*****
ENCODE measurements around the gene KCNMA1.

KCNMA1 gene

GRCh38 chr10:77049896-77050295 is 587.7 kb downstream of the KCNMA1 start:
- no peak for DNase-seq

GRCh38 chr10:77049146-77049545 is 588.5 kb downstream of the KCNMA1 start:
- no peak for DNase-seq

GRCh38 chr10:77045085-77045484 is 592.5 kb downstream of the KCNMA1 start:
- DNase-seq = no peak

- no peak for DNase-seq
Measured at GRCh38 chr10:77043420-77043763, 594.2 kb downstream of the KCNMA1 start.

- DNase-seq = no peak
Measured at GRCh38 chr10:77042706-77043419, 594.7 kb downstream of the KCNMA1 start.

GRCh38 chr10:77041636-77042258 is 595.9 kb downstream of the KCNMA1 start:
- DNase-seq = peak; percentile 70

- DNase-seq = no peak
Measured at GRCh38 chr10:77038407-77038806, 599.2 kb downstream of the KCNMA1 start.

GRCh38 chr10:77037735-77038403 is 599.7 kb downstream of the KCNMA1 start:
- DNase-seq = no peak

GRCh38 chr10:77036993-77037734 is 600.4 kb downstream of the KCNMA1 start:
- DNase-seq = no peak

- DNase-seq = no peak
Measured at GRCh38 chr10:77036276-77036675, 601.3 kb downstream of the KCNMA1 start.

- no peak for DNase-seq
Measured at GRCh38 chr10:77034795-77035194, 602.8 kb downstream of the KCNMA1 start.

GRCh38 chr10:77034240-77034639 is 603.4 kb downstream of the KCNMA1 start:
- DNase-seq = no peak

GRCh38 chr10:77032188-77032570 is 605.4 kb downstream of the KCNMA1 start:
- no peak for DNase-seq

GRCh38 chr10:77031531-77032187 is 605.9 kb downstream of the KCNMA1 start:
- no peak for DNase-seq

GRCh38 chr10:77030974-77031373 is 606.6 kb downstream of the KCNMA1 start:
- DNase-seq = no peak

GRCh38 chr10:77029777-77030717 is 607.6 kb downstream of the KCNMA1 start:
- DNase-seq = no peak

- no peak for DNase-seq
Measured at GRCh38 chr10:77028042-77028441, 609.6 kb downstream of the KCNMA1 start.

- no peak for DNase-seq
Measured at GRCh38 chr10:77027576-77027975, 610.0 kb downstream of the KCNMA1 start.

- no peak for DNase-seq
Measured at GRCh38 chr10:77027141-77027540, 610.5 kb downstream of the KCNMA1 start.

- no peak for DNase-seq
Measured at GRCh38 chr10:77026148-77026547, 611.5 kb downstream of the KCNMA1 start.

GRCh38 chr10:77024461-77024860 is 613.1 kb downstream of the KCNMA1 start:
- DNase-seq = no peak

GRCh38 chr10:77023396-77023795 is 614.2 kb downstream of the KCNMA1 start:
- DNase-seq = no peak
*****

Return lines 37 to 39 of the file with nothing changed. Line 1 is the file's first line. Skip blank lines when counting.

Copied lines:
- no peak for DNase-seq
Measured at GRCh38 chr10:77027576-77027975, 610.0 kb downstream of the KCNMA1 start.

- no peak for DNase-seq